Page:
StreamPort Universal review

Because you can't tweet from your phone if it's sitting in a speaker dock

StreamPort Universal
The StreamPort Universal offers NFC pairing

TechRadar Verdict


  • +

    Easy to set up

  • +

    Choice of colours

  • +

    Pairing by NFC


  • -

    Pricier than competitors

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For many of us, our phones and laptops are our primary music players, whether they're used for playing locally saved files or streaming music from a NAS box or an online service such as Spotify or TuneIn Radio.

So for playing music when we're home we might plug our laptop into the stereo or drop our phone into a speaker dock. That's fine until we want to send a tweet or browse the web and our phone is sitting in a dock on the other side of the room.

One solution, then, is to use a Bluetooth streamer which you plug into your hi-fi, TV soundbar, or other speaker system and then you can stream to it from your phone, tablet or laptop. That's what Bayan Audio's StreamPort Universal offers in a compact little unit that takes just a minute or so to set up.

In the box you'll find a brief instruction manual, the receiver, a power supply and two connection cables so you can connect the receiver to your system using either a 3.5mm jack or L/R RCA input.

The StreamPort Universal feels well built and is available in black or white. A nice touch is that the power supply and audio leads match the colour of the receiver.

On the front of the receiver are two LEDs – a white one to show the device is powered on and a blue LED to show that it's paired via Bluetooth, while on the back you'll find the power input and audio outputs. On the top of the unit is the power button, which you hold briefly to switch the streamer on and for a little longer to begin the Bluetooth pairing process.

StreamPort Universal review

You can connect the StreamPort by 3.5mm jack or RCA cables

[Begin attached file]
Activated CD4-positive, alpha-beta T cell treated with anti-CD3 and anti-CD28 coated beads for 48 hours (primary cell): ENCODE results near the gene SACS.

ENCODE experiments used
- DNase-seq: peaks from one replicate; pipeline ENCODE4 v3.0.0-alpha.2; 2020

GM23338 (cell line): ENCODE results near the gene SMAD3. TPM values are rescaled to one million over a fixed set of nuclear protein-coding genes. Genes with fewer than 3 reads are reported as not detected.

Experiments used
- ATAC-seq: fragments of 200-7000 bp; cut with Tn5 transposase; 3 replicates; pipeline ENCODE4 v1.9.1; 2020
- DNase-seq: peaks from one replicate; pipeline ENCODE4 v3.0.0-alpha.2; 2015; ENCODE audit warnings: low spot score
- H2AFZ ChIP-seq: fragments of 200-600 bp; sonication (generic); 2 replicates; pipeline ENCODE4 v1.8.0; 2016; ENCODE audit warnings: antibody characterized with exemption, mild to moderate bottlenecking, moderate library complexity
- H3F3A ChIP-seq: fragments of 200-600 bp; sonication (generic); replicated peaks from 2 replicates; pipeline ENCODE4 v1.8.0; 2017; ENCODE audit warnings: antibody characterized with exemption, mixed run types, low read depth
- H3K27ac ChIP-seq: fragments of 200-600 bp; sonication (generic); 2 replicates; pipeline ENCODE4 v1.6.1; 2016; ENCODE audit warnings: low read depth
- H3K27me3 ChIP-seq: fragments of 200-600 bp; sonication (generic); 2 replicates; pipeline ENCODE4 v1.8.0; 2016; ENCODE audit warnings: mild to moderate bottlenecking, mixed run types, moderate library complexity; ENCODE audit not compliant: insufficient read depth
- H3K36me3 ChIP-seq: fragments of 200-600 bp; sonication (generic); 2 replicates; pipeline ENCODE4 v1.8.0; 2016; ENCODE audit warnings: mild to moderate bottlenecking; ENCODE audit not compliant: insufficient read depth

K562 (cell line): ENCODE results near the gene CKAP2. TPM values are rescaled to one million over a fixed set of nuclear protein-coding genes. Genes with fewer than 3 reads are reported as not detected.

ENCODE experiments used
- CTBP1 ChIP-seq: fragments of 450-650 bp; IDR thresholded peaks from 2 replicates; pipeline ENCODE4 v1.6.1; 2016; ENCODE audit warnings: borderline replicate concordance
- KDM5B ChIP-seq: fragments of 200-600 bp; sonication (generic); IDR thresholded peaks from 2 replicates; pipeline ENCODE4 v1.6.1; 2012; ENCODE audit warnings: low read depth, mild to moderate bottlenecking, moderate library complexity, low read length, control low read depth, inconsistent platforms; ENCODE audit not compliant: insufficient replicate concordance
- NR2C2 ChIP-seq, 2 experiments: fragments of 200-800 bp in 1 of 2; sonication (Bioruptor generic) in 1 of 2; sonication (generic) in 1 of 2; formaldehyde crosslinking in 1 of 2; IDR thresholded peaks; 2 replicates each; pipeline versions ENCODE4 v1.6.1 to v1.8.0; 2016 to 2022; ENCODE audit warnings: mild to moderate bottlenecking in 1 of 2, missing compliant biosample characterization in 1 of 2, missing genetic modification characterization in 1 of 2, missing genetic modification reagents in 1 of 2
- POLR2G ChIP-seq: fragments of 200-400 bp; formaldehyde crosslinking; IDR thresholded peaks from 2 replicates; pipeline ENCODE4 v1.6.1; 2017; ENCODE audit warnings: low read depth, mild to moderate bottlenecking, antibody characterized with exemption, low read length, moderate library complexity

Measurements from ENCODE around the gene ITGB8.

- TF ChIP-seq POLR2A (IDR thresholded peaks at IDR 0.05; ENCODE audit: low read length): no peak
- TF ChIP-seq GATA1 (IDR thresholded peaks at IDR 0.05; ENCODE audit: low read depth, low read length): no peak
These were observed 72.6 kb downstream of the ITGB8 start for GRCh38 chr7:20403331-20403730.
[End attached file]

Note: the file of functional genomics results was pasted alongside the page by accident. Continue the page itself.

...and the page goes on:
If your phone features NFC you can pair it with the StreamPort by enabling NFC on your handset, pressing and holding the button on the top of the streamer for a few seconds and then placing your phone on top of the StreamPort to pair the devices.

If you don't have NFC (you want to pair a laptop or an iPhone, for example) you can do that manually instead. And once you've paired your device with the receiver you can stream your music.

The StreamPort Universal uses Bluetooth 4.0, which won't be compatible with every device, but it will pair with devices back to Bluetooth version 2.1. Bayan Audio says that it works with iPhone 5, iPads, iPods and iPod nano and "most" Android and Windows smartphones and tablets.

To connect, the device you want to stream from must also be A2DP compatible. A2DP has been around for a few years now, so it's unlikely you'll have a problem but do check the specs for your handset, tablet or laptop if you want to be certain.

Sound-wise, we have no complaints, but do beware the range. While it's claimed the effective range is up to 10 metres, wander through a doorway and that decreases markedly. So while you can stream music to your stereo while you're sitting on the sofa using your handset in the same room, don't expect to be able to stick your phone in your pocket and go into another room without the music dropping out.

StreamPort Universal review

The StreamPort is also available in black

The StreamPort Universal isn't the cheapest Bluetooth streamer out there. The older Belkin Bluetooth Music Receiver and the Logitech Wireless Speaker Adaptor are available for around half the price, as is the recently announced Philips Bluetooth HiFi Adapter. These all use older versions of Bluetooth (the Philips uses Bluetooth 2.1+EDR, for example).

The supposed advantage of the StreamPort, promises Bayan Audio, is "near-CD quality" audio reproduction although with the caveat that "you must be using an aptX enabled source device for your music and ensure that your music has been digitised at a high bit-rate", recommending bit-rates of at least 320Kbits.

Philips will only say that its Bluetooth HiFi Adapter enables you to "enjoy better sound than from your smartphone".

Would you notice the difference? If you're using a mobile phone as your source we'd imagine you're seeking convenience over audiophile quality. In that case, you might be happy to go with a cheaper streamer, forgoing the convenience of NFC pairing and the additional range and bandwidth that Bluetooth 4.0 offers over Bluetooth 2.1.


The StreamPort Universal is quick and easy to set up and it's nice to finally have a use for NFC. It's not the cheapest Bluetooth streamer out there, but if you want one that uses the latest technologies and promises the best sound, then this is the one to get.

Global Editor-in-Chief

After watching War Games and Tron more times that is healthy, Paul (Twitter, Google+) took his first steps online via a BBC Micro and acoustic coupler back in 1985, and has been finding excuses to spend the day online ever since. This includes roles editing .net magazine, launching the Official Windows Magazine, and now as Global EiC of TechRadar.